In past blogs, sustainable development in the coatings industry has been linked closely with innovation. The belief that we cannot make substantial progress on the basis of the current raft of technologies is generally accepted, and innovators are continually coming forward with announcements about new materials and processes at conferences, in trade magazines and in academic literature. One has only to look at statements concerning a new process for the manufacture of titanium dioxide, renewable sources of additives and binders, new ingredients that enhance the properties of coatings, and new efforts to recycle waste paint, that it becomes evident that the coatings industry has the opportunity to move forward. However, technology change in itself does not deliver results in the marketplace and, having led teams to introduce new products into the Americas myself, I recognise how much effort and time is required to get new ideas accepted.

Promotional material for new products or processes should include reference to environmental performance although, as is often the case in marketing, there is a tendency to emphasise those aspects that are particularly attractive while underplaying less favourable properties. Some companies have been accused of ‘Greenwash’, making unjustified environmental claims in the absence of specific measures or standards. Since the coatings industry is far from agreeing upon a definitive set of environmental measures, and very few countries have legislated against false environmental claims, downstream industries have to work their way through any one of 44 Life Cycle Analysis methods and over 400 different environmental labels around the world to evaluate new materials accurately. Given this confusion, no wonder many coatings companies are slow to accept new formulation ingredients, often explaining that coatings applicators are very conservative and do not like change.

Even if the customer is prepared to entertain the idea of a new ingredient or formulation, there is still a classic case of Catch 22 waiting in the wings to put up further road blocks. Many of the renewable materials currently offered are more expensive than the traditional materials they are targeted to replace. Much of this lack of cost competitiveness is derived from the present low volume of demand, which fails to benefit from economies of scale.

One hears of innovators sitting in front of coatings purchasing agents keen to promote the use of environmentally friendly products, only to be told that they will not be considered unless there are immediate cost savings versus existing materials together with large-scale production to ensure reliable supply. Coatings manufacturers may have robust sustainable targets at the corporate level, but one still has to convince the purchasing agent that any new option is economically feasible.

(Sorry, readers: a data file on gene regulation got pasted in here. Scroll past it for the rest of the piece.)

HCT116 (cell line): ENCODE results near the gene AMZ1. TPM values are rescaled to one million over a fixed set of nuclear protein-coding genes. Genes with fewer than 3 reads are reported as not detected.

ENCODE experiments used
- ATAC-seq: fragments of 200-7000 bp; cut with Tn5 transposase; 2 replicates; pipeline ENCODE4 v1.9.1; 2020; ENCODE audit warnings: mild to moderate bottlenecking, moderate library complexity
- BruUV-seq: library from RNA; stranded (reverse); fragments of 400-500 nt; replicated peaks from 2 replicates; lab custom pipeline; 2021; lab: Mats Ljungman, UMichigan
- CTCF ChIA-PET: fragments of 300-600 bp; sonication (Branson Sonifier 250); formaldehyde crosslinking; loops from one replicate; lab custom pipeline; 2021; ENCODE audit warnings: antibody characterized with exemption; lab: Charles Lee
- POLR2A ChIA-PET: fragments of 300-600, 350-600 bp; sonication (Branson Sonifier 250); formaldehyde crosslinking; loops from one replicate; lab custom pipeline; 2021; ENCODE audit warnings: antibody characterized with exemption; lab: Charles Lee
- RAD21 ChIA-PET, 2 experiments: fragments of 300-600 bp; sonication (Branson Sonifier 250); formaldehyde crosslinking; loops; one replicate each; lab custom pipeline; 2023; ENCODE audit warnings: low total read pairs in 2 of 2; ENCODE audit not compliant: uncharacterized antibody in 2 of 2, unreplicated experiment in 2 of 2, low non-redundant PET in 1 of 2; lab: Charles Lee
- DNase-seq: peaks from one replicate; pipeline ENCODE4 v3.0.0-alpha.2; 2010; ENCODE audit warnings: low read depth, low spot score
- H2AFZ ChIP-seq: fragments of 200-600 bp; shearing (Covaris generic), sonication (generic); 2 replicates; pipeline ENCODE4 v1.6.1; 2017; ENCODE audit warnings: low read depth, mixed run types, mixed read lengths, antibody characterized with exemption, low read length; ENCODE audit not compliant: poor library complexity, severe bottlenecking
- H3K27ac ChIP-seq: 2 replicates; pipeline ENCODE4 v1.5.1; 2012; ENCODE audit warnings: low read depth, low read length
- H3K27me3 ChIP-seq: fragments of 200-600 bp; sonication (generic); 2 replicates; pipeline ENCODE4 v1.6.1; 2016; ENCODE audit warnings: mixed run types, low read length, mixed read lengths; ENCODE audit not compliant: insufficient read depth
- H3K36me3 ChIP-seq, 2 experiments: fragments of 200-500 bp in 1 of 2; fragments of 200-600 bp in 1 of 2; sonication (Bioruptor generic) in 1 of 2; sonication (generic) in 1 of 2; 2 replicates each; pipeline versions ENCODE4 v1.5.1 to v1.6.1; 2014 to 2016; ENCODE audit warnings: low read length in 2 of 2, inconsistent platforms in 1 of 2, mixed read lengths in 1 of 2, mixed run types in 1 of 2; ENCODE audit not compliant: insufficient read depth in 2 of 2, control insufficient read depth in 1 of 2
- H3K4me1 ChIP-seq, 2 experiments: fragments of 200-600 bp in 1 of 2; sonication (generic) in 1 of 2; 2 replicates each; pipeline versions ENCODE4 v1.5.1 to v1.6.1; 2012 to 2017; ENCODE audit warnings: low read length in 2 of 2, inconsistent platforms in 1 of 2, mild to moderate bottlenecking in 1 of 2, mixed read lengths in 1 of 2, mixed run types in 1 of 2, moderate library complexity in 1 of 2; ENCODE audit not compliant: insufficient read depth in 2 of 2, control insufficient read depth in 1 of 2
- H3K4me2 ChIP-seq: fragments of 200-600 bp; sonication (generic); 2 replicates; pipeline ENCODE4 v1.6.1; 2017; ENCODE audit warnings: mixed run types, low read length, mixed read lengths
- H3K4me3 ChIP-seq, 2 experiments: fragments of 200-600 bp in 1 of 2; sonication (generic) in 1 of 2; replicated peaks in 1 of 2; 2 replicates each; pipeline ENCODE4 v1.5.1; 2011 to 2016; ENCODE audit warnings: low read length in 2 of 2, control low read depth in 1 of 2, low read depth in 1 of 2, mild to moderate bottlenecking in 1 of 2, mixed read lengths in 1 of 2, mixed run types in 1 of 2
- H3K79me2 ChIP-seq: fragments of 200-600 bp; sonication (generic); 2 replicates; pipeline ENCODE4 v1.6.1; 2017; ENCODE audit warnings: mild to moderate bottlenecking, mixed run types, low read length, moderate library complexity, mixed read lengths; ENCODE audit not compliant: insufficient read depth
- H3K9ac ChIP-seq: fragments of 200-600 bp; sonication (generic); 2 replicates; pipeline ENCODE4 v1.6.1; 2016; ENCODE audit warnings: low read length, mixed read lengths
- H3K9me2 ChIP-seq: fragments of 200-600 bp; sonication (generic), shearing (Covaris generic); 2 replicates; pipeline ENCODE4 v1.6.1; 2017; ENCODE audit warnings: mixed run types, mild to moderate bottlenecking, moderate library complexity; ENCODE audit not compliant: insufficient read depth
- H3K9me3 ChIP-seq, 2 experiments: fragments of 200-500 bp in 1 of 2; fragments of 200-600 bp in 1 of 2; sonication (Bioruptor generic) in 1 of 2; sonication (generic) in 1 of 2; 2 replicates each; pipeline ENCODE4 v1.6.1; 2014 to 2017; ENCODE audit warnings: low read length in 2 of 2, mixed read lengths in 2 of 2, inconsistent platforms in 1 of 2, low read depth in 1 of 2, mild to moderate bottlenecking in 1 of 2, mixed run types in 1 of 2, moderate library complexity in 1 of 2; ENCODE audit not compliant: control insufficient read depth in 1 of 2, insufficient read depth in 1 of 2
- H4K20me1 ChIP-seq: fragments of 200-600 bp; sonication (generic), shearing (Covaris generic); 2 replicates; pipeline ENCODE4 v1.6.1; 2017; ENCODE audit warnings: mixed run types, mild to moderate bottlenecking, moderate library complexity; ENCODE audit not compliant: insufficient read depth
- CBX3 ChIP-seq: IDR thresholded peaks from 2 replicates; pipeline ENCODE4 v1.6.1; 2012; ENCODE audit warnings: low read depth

As is often the case, it is the smaller entrepreneurial companies that are coming up with many of the new products, such as those based on bio-renewable raw materials. Without early sales in small quantities and often at prices in excess of those of the target to be replaced, there is little justification for further manufacturing investment. So the innovation dies on the vine?

How does one deal with this impasse? Here are a few ways forward:

  • Wait until some supply crisis occurs that motivates customers to seek alternative sources of materials or technologies.
  • Argue that a crisis is not far away and that the customer urgently needs to enhance the diversity of its supply options to ensure it is fully prepared for any contingency.

Both of these approaches are hardly progressive ways of moving forward towards a more sustainable world! Alternatively, one can take more positive approaches by:  

  • Seeking ways of reducing the cost of a new product to make it immediately financially as well as environmentally attractive by;
    • Introducing process refinements that cut costs without increasing environmental footprint;
    • piggy-backing on other developments that employ the same technology or process to economically produce materials that have been successfully promoted for other markets;
    • utilizing by-products priced at marginal cost derived from other manufacturing processes.       
  • ·Repositioning an innovation to emphasise the benefits it offers in terms of coatings functionality to underline its value in use.  
  • Speeding technology development and enhancing value to downstream markets by engaging in joint venture arrangements in which there is a pooling of information from different positions in the coatings supply chain.

Many of these elements have been followed by Corbion Purac, a company that manufactures Lactide from bio-renewable sources. Lactide is a commercially available raw material that can be used in the manufacture of resins and binders using polycondensation (e.g. polyester) chemistry. Lactide offers a lower carbon footprint than the materials it is targeted to replace. The company has enhanced the competiveness of Lactide by:

  • taking a stage out of the manufacturing process, which reduces production cost and improves environmental footprint;
  • emphasising in its marketing material improved performance benefits such as:
    • lower resin viscosity for higher solid solvent-based formulations;
    • reduced solvent requirement leading to lower VOC levels plus improved cost efficiency;
    • the ability to tune drying time behavior in air-drying decorative applications;
    • improved hardness and adhesion, combined with improved chemical and corrosion resistance.

Corbion Purac has also entered into a joint venture company with BASF named Succinity to explore the business opportunities for succinic acid; another material manufactured using bio-renewable chemistry.

The opportunities are there, but success does not come easily in these ever-changing and challenging times.

Just need to keep plugging away!